Birds’ Nests and Blackboards

The man known as Kuti, Mwalimu, Ndugu, teacher, coach or brother in Kenya is known at Central as Curtis Brobst ’09.

Brobst was born and raised in Pella and began his Central College career in 2005. While on campus, he found refuge in Lubbers Center for the Visual Arts and fell in love with biology and bats in Vermeer Science Center.

As a junior, he took on the requirement he had been putting off for two years: service-learning. “I thought service-learning would be just a small hassle, a minor speed bump on my way to earning a degree,” Brobst says. “I thought I’d finish somewhat reluctantly and move on.”

But service-learning left a greater impact on him then he ever imagined, forever changing his life and his landscape. “The class led me to Children and Family Urban Ministries in Des Moines, to an internship, to AmeriCorps, to incredible opportunities in the foothills of Mount Kilimanjaro,” Brobst says. “The snowball effect triggered by service-learning is changing lives in Africa and, more so, changing mine.”

Brobst volunteered with AmeriCorps for a year following his graduation from Central. After that preparation, he received a long-awaited phone call in July of 2010. The Peace Corps had approved him to teach science in Kenya. They asked if he could start in three months. Brobst put all his possessions in two bags and left the world he used to know for a realm of new sights and sounds.

“I fall asleep to the laughter of hyenas; I wake to roosters crowing and mosques calling out to God,” Brobst says. “I live near the edge of Marsabit National Forest. I’ve come face-to-face with bull elephants protecting their young; I’ve watched water buffalo and zebra meander amongst baboons playing their games. There was a day I chased a baboon out of my house after it stole a kilo of rice off my counter.”

Before sunrise, Brobst can be found warming up in the football field behind the local school. By seven, he will be in front of a poorly lit, packed classroom with hands covered in chalk. Half the school windows are broken, so the birds have found a playground among the exposed rafters.

“The first time I walked into class, 75 students couldn’t take their eyes off of the strange-sounding white guy standing before them,” says Brobst. “They were packed front to back, side to side, leaving three feet to walk in front of the blackboard. Over time, we learned together, we joked together and that class of eyes became a class of names. They tell me I can’t leave in December; a few look away because it’s just too hard to lose a mentor and friend.”

The students look up to Brobst as a coach, as well. He bought the school’s first rugby ball in Nairobi, and he has been credited with bringing the sport to the area. Two more schools just bought their own rugby balls and plan to play a match against his school.

“Nearly two years have passed since leaving Iowa,” says Brobst. “What I thought was a speed bump turned into a mountain of hard goodbyes, incredible hellos and a lifetime of experience. When I pinpoint exactly why, how and when this all started, my finger points to a few incredible people. It points to Central.”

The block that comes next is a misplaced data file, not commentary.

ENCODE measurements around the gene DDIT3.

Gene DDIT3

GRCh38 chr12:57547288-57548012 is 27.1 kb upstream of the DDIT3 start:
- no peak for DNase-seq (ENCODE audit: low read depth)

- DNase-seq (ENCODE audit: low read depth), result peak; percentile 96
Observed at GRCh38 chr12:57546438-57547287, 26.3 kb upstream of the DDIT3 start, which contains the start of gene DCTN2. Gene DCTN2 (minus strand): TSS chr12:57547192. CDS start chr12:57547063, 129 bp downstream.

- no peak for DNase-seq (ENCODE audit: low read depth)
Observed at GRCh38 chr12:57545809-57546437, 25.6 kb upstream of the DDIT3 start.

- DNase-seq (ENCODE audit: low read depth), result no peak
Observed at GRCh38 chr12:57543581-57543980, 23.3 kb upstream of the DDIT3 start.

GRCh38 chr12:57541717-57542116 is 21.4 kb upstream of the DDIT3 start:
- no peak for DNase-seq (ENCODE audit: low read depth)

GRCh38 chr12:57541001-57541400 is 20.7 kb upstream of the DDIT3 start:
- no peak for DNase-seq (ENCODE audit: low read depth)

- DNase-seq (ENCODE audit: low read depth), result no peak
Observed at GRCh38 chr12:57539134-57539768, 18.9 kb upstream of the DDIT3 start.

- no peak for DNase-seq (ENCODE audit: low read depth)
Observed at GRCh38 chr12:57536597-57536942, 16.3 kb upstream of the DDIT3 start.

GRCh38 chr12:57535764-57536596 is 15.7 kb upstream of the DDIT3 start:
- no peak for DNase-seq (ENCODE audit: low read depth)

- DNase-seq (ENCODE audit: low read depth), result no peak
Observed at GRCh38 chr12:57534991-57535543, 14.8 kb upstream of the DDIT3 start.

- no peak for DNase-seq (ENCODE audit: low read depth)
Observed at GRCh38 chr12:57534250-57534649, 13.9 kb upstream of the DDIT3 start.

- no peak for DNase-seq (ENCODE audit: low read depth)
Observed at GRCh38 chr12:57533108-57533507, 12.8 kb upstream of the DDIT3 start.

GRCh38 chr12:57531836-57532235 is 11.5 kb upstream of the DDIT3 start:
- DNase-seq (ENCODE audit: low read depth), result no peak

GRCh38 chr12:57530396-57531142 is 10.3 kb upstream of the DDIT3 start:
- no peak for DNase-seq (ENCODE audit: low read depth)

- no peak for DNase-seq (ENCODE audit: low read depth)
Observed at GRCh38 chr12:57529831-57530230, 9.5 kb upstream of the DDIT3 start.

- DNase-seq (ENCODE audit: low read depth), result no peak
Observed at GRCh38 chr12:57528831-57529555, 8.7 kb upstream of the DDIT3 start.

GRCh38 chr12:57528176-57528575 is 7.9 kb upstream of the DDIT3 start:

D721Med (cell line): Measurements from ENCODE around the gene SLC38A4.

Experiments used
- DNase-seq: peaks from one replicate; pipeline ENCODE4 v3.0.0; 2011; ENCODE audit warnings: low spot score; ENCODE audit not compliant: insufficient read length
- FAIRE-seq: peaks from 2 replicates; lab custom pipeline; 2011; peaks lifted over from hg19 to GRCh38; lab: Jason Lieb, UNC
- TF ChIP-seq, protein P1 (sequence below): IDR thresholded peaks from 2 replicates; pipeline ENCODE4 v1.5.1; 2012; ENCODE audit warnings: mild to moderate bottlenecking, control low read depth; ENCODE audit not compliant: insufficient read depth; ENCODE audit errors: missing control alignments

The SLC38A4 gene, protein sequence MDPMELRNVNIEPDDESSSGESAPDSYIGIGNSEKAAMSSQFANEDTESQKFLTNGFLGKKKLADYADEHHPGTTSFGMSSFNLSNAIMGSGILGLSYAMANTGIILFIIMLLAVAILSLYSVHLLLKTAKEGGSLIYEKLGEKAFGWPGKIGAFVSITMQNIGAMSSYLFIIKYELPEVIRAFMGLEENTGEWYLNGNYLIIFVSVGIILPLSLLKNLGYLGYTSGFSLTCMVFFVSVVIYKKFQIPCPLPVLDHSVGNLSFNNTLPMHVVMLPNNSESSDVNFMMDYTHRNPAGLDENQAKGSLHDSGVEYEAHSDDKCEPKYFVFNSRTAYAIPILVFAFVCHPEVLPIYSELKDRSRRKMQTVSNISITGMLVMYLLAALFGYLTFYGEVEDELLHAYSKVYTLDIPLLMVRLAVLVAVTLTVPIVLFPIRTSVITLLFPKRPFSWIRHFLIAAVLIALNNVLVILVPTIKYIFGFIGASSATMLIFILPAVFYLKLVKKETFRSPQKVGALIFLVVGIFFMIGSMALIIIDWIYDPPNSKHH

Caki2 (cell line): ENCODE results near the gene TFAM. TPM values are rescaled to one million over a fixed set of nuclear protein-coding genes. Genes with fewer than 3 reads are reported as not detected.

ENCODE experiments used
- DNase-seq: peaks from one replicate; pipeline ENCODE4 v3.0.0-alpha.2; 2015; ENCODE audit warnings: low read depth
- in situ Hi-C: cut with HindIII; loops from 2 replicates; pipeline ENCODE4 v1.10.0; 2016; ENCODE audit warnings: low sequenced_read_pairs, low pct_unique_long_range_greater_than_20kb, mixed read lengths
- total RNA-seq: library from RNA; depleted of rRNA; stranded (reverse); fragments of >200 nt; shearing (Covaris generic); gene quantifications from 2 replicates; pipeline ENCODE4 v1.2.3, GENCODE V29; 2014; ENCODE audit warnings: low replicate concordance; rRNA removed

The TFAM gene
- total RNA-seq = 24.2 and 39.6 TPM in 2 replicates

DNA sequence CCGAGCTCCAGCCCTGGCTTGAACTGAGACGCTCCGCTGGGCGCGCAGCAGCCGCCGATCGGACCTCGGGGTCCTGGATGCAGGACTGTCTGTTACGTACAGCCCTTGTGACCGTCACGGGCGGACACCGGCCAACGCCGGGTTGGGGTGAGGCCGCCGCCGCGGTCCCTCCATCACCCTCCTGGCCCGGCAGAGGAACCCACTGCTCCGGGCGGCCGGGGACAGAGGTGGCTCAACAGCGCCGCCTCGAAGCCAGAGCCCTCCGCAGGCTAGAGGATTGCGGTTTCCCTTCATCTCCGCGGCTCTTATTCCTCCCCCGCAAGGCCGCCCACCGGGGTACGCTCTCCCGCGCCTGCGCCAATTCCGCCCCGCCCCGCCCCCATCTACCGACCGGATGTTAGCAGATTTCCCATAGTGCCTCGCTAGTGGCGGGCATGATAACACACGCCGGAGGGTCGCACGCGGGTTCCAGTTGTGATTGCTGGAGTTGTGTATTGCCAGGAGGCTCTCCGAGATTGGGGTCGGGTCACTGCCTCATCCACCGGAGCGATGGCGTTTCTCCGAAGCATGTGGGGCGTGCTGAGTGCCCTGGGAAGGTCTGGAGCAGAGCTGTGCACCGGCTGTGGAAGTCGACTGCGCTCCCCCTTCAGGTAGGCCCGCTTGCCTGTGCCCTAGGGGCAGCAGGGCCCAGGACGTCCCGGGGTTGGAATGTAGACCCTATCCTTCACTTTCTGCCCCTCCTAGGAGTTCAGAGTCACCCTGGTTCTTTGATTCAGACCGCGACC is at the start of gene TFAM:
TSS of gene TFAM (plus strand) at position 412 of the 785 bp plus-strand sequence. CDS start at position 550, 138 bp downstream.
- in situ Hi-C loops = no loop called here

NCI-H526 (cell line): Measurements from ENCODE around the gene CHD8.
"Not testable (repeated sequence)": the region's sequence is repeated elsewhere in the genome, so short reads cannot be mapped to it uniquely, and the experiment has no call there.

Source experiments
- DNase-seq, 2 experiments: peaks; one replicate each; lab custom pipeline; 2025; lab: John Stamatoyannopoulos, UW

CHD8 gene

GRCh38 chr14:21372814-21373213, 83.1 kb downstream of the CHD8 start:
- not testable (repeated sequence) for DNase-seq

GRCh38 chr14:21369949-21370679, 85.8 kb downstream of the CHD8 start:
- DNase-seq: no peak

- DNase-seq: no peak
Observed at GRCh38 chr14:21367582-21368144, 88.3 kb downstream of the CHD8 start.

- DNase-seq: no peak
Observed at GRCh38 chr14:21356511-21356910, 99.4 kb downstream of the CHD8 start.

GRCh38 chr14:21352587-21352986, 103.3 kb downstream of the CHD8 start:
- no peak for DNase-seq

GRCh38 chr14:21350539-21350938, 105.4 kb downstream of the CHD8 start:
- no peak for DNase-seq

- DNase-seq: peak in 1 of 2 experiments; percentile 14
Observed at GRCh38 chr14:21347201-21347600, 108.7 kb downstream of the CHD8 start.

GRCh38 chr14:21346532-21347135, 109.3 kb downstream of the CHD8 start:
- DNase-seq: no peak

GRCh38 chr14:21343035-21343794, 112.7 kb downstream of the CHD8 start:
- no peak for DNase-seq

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  • Evan Sevits


    1:28 pm on October 24, 2012

    So proud of you, Curtis! I know you made such a great impact in your community overseas, but we can’t wait to have you back in the states. Thank you so much for your service.

    All the best, Evan

  • Whitney Longnecker


    2:06 pm on October 4, 2012


    This is an incredibly moving story and I’m so glad to hear you’ve had such an impactful experience in Kenya. I am so proud to call you a classmate and friend.

    Best wishes, Whitney

  • Muruku Waiguchu


    12:58 pm on October 2, 2012

    Hi there!
    If you can, pass on my phone number (locally 0723 807 613 or 0734 807 613) to Curtis so that I can connect with the young man–whenever he is in Nairobi, I can provide him with board and room and even transport should he ned to get around the town.

    Am here of and on training university lecturers.

    Muruku Waiguchu (1965)

  • Linda Danielson


    12:54 pm on October 2, 2012


    This is a great story! It is beautiful to hear the impact you are having on people’s lives. You have so many wonderful gifts and talents to share with the world and you share them so willingly. You are changing lives and you will continue to change lives throughout your lifetime because you have been changed. You have an intense passion for living your life for others and the world will be a better place because of it. It will be great to hear what is next for you.

    Take care.

  • Whitney Westphal


    7:15 am on October 2, 2012

    I graduated from Central a year ahead of you and my husband three years ahead of you and we just left Kenya last weekend after spending three months there serving at Tenwek Mission Hospital near the town of Bomet. If I would have known another Central grad was there it would have been fun to try to connect! My husband worked as a doctor and I taught in a local school, just like you are doing so I can totally relate to your experience of many stunned eyes staring at you! Hope you enjoy and soak in the rest of your experience there. We are already missing Kenya! If interested, our blog while there was

  • Mary Benedict


    9:35 pm on September 21, 2012


    You make us proud!!!!